Programs Coordinator Susana Molinolo is an Argentine-Canadian poet, digital writer, community activist, and mother of two kids, two cats and many plants. Her poems have been published in Taddle Creek, Kiss Machine, Neutral Spaces and in the anthology Poems from the Lockdown. In 2017 she won an Emerging Writer Award from the Ontario Book Publishers’ Association. She currently lives on the edge of Little India and the Beaches in Toronto.
June Rogers began her love of literature in childhood when her father read Winnie the Pooh, Stuart Little, Peter Rabbit and Alice in Wonderland to her before bed. Later, as writer and editor at Maclean’s, Chatelaine, The Globe and Mail, the Toronto Star and other publications, she pursued her non-fiction career until retirement. At that time, she enrolled in the University of Toronto’s Creative Writing Program to make the happy transition to fiction. Her short stories have appeared in The Dead Mule School of Southern Literature, Brilliant Flash Fiction, and 101.org among others.
Member-at-Large Pamela Yuen lives in Toronto’s downtown east end with her cat, twenty houseplants, and many boxes of notebooks. She writes and performs (really long) narrative prose poems to compensate for being a quiet Virgo. That said, she is always happy to talk about tarot, space operas, and bad goth music. You can listen to her work through Brick Book’s Brickyard.
Gavin Barrett is co-founder and Chief Creative Officer of Toronto advertising agency Barrett and Welsh. He has also been employed as a door-to-door market researcher, poet, pharmaceutical sales manager (not a euphemism) and musical production manager.
Gavin’s poetry has been published in Reasons For Belonging: Fourteen Contemporary Indian Poets, Penguin India (ed. Ranjit Hoskote), The Toronto South Asian Review, the Pen India journal, Folio – the literary monthly of The Hindu, The Independent, and Poeisis – the journal of the Bombay Poetry Circle.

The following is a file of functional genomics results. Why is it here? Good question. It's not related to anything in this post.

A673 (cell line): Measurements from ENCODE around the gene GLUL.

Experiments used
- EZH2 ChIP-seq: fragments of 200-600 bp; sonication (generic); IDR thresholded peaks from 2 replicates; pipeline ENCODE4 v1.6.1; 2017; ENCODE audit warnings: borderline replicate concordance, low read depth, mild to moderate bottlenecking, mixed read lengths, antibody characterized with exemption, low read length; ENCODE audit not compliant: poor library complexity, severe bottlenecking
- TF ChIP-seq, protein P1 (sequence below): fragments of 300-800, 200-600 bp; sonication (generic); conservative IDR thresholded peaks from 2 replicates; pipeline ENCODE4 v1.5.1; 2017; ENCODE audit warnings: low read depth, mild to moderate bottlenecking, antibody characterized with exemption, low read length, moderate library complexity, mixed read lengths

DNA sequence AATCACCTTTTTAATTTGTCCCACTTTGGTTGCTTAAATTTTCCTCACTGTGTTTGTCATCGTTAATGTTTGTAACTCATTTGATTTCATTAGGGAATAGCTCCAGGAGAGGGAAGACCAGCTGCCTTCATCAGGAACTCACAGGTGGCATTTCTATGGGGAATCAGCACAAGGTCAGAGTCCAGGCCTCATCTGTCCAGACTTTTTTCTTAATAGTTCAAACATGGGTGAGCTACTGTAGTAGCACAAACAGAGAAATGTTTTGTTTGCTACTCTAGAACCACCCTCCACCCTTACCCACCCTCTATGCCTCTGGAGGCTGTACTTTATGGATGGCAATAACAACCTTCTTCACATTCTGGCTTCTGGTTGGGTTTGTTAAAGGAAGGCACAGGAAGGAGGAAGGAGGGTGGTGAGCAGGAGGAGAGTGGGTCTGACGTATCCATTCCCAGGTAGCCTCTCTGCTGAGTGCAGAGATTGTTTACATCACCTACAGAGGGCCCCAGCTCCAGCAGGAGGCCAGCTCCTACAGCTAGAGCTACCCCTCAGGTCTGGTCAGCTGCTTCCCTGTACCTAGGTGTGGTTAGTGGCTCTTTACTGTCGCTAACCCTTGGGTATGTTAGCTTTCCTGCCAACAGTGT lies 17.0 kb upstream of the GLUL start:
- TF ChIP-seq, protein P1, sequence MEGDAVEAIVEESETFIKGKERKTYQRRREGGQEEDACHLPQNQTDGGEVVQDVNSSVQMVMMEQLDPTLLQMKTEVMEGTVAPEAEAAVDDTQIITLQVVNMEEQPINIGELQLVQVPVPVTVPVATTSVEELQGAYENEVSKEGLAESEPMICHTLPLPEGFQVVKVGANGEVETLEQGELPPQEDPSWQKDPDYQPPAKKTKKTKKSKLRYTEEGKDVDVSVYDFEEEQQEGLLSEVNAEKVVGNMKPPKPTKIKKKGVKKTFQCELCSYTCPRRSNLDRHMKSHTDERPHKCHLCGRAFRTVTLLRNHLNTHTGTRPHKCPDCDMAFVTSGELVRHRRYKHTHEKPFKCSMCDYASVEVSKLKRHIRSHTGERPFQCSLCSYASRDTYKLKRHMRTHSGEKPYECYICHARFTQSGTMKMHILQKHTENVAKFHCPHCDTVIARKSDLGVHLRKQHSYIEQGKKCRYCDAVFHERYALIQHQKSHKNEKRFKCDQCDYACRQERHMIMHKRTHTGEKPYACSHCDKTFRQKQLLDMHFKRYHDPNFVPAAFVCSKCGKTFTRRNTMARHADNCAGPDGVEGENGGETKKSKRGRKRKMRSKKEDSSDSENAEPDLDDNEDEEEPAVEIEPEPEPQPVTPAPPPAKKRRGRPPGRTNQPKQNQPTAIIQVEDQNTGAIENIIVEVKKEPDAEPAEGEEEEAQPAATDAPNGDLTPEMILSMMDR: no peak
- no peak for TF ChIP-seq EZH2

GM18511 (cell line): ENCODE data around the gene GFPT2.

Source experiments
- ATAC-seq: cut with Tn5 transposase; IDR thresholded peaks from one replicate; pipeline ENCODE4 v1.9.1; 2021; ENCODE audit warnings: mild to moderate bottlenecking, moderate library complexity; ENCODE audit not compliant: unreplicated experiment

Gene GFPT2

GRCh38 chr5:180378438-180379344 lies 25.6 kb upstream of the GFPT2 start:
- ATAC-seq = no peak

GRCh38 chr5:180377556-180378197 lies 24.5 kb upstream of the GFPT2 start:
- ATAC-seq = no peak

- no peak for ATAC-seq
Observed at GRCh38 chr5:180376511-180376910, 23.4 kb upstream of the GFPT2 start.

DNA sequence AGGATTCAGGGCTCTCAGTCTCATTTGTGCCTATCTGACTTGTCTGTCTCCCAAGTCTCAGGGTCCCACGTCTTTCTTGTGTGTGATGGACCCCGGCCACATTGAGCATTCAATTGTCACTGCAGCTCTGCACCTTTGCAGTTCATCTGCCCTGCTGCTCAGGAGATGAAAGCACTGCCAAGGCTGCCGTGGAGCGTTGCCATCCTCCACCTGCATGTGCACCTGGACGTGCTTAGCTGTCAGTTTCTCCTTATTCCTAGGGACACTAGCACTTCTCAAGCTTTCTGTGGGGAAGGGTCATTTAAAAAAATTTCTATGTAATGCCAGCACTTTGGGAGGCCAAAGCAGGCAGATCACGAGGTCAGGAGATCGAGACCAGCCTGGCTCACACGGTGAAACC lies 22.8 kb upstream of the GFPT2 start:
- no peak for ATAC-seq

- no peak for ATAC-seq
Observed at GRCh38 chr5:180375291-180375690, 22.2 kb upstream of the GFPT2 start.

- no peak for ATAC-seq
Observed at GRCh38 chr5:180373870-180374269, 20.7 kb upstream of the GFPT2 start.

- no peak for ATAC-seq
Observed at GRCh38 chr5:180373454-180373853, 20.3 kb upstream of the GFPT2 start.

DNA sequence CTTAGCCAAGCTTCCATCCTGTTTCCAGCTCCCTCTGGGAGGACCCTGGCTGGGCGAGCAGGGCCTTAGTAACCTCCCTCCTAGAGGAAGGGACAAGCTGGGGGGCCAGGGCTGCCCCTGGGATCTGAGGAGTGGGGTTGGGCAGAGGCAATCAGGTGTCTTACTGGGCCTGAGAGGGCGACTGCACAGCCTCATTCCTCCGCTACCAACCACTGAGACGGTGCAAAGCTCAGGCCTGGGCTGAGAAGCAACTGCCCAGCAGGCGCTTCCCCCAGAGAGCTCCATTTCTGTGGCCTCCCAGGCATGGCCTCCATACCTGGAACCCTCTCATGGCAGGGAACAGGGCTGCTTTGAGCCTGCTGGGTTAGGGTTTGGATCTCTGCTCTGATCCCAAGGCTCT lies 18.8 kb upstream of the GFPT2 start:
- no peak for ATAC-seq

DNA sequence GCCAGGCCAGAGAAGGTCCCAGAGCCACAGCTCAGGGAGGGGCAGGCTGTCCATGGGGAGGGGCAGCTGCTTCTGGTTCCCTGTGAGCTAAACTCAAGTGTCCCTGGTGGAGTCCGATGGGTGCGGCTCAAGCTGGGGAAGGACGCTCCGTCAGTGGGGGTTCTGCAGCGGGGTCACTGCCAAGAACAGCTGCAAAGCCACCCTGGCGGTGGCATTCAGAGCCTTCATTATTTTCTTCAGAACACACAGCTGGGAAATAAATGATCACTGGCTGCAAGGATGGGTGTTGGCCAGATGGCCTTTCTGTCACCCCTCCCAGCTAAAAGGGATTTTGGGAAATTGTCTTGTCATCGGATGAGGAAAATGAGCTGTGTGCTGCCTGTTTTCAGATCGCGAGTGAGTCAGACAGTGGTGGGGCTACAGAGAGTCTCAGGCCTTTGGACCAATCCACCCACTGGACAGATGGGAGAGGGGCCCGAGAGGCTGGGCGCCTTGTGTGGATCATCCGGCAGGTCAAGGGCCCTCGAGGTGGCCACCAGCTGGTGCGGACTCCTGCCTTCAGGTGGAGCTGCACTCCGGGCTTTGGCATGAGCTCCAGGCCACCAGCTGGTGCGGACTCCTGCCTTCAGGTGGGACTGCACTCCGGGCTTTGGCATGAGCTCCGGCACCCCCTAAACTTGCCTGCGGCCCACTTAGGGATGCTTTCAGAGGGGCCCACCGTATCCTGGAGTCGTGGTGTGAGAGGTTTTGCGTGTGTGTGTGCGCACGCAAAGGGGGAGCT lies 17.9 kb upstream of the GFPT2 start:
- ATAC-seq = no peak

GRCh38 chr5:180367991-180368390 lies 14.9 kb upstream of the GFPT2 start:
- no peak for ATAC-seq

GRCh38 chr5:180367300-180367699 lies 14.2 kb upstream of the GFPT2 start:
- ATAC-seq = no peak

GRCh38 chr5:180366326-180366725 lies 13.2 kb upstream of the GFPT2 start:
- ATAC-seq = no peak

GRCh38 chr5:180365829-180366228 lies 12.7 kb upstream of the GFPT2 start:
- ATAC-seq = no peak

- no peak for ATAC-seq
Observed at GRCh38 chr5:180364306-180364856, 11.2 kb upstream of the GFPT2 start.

He co-curates The Tartan Turban Secret Readings, which promotes minority voices in Canadian literature, especially visible minority and indigenous writers.
His work has appeared in 35 countries, provoked the the ire of the lawyers for Dolly the cloned sheep, drawn angry crowds in Lagos and attracted criticism from a fictional character in a John Irving novel.
He has been trained by several notable feminists including his mother, his wife and his two daughters. If asked they will confirm that his education, at this time, is incomplete.
Hana Kim is the director of the East Asian Library at the University of Toronto. She is the author of multiple book chapters and journal articles in library and information science. Her research interests include Asian Canadian heritage and various areas in East Asian libraries. In her time away from work, she enjoys translating poetry. She won the Sunshik Min Prize of the Min Chapbook Competition. She is also a recipient of the Korea Times’ Modern Korean Literature Translation Awards (Poetry). Apart from translating Love is the Pain of Feverish Flowers (Seoul Selection), she has also contributed translations and original poems to various publications including Variety Crossing and Han Kŭt: Critical Art and Writing by Korean Canadian Women (Inanna Publications).